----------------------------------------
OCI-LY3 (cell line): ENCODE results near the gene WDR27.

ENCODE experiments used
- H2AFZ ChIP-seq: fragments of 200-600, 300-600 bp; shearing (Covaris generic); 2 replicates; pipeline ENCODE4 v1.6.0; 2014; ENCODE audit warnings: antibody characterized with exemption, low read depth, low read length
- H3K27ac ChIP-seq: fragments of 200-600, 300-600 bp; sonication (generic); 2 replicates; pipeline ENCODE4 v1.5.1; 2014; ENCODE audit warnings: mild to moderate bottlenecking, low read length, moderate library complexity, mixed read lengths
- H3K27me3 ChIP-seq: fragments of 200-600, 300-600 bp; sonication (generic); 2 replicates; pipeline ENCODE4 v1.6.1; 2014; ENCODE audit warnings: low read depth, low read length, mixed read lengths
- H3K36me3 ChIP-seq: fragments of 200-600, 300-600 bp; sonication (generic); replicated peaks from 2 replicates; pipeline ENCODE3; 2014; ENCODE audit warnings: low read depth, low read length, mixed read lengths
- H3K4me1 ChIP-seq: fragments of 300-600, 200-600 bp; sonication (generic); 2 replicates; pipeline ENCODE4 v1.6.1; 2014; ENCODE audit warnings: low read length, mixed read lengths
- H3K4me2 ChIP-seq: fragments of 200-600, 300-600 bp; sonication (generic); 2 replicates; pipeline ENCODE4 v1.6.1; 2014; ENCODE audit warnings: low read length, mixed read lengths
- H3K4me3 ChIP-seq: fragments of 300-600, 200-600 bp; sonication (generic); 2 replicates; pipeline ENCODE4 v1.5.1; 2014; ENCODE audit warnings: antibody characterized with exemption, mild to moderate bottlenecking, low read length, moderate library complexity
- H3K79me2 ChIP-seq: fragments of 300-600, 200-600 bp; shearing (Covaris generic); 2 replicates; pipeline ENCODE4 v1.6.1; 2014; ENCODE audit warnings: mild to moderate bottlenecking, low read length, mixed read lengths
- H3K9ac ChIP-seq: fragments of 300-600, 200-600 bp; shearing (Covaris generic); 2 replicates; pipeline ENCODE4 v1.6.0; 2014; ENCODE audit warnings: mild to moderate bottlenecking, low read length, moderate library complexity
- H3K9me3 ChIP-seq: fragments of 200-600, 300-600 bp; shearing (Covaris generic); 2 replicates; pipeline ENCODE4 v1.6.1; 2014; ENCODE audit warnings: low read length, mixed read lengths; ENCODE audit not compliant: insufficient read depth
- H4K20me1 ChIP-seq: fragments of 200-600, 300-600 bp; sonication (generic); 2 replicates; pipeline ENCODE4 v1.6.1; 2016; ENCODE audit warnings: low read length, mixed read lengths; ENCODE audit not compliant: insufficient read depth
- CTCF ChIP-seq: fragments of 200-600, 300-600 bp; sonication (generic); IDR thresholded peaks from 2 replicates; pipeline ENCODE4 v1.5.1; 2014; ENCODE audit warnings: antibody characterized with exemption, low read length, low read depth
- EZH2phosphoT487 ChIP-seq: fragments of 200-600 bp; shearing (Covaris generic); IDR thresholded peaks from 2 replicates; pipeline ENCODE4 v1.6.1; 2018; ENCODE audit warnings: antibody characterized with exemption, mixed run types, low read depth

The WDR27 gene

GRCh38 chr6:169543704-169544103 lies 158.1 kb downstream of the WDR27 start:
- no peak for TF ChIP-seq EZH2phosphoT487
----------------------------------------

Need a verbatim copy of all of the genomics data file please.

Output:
OCI-LY3 (cell line): ENCODE results near the gene WDR27.

ENCODE experiments used
- H2AFZ ChIP-seq: fragments of 200-600, 300-600 bp; shearing (Covaris generic); 2 replicates; pipeline ENCODE4 v1.6.0; 2014; ENCODE audit warnings: antibody characterized with exemption, low read depth, low read length
- H3K27ac ChIP-seq: fragments of 200-600, 300-600 bp; sonication (generic); 2 replicates; pipeline ENCODE4 v1.5.1; 2014; ENCODE audit warnings: mild to moderate bottlenecking, low read length, moderate library complexity, mixed read lengths
- H3K27me3 ChIP-seq: fragments of 200-600, 300-600 bp; sonication (generic); 2 replicates; pipeline ENCODE4 v1.6.1; 2014; ENCODE audit warnings: low read depth, low read length, mixed read lengths
- H3K36me3 ChIP-seq: fragments of 200-600, 300-600 bp; sonication (generic); replicated peaks from 2 replicates; pipeline ENCODE3; 2014; ENCODE audit warnings: low read depth, low read length, mixed read lengths
- H3K4me1 ChIP-seq: fragments of 300-600, 200-600 bp; sonication (generic); 2 replicates; pipeline ENCODE4 v1.6.1; 2014; ENCODE audit warnings: low read length, mixed read lengths
- H3K4me2 ChIP-seq: fragments of 200-600, 300-600 bp; sonication (generic); 2 replicates; pipeline ENCODE4 v1.6.1; 2014; ENCODE audit warnings: low read length, mixed read lengths
- H3K4me3 ChIP-seq: fragments of 300-600, 200-600 bp; sonication (generic); 2 replicates; pipeline ENCODE4 v1.5.1; 2014; ENCODE audit warnings: antibody characterized with exemption, mild to moderate bottlenecking, low read length, moderate library complexity
- H3K79me2 ChIP-seq: fragments of 300-600, 200-600 bp; shearing (Covaris generic); 2 replicates; pipeline ENCODE4 v1.6.1; 2014; ENCODE audit warnings: mild to moderate bottlenecking, low read length, mixed read lengths
- H3K9ac ChIP-seq: fragments of 300-600, 200-600 bp; shearing (Covaris generic); 2 replicates; pipeline ENCODE4 v1.6.0; 2014; ENCODE audit warnings: mild to moderate bottlenecking, low read length, moderate library complexity
- H3K9me3 ChIP-seq: fragments of 200-600, 300-600 bp; shearing (Covaris generic); 2 replicates; pipeline ENCODE4 v1.6.1; 2014; ENCODE audit warnings: low read length, mixed read lengths; ENCODE audit not compliant: insufficient read depth
- H4K20me1 ChIP-seq: fragments of 200-600, 300-600 bp; sonication (generic); 2 replicates; pipeline ENCODE4 v1.6.1; 2016; ENCODE audit warnings: low read length, mixed read lengths; ENCODE audit not compliant: insufficient read depth
- CTCF ChIP-seq: fragments of 200-600, 300-600 bp; sonication (generic); IDR thresholded peaks from 2 replicates; pipeline ENCODE4 v1.5.1; 2014; ENCODE audit warnings: antibody characterized with exemption, low read length, low read depth
- EZH2phosphoT487 ChIP-seq: fragments of 200-600 bp; shearing (Covaris generic); IDR thresholded peaks from 2 replicates; pipeline ENCODE4 v1.6.1; 2018; ENCODE audit warnings: antibody characterized with exemption, mixed run types, low read depth

The WDR27 gene

GRCh38 chr6:169543704-169544103 lies 158.1 kb downstream of the WDR27 start:
- no peak for TF ChIP-seq EZH2phosphoT487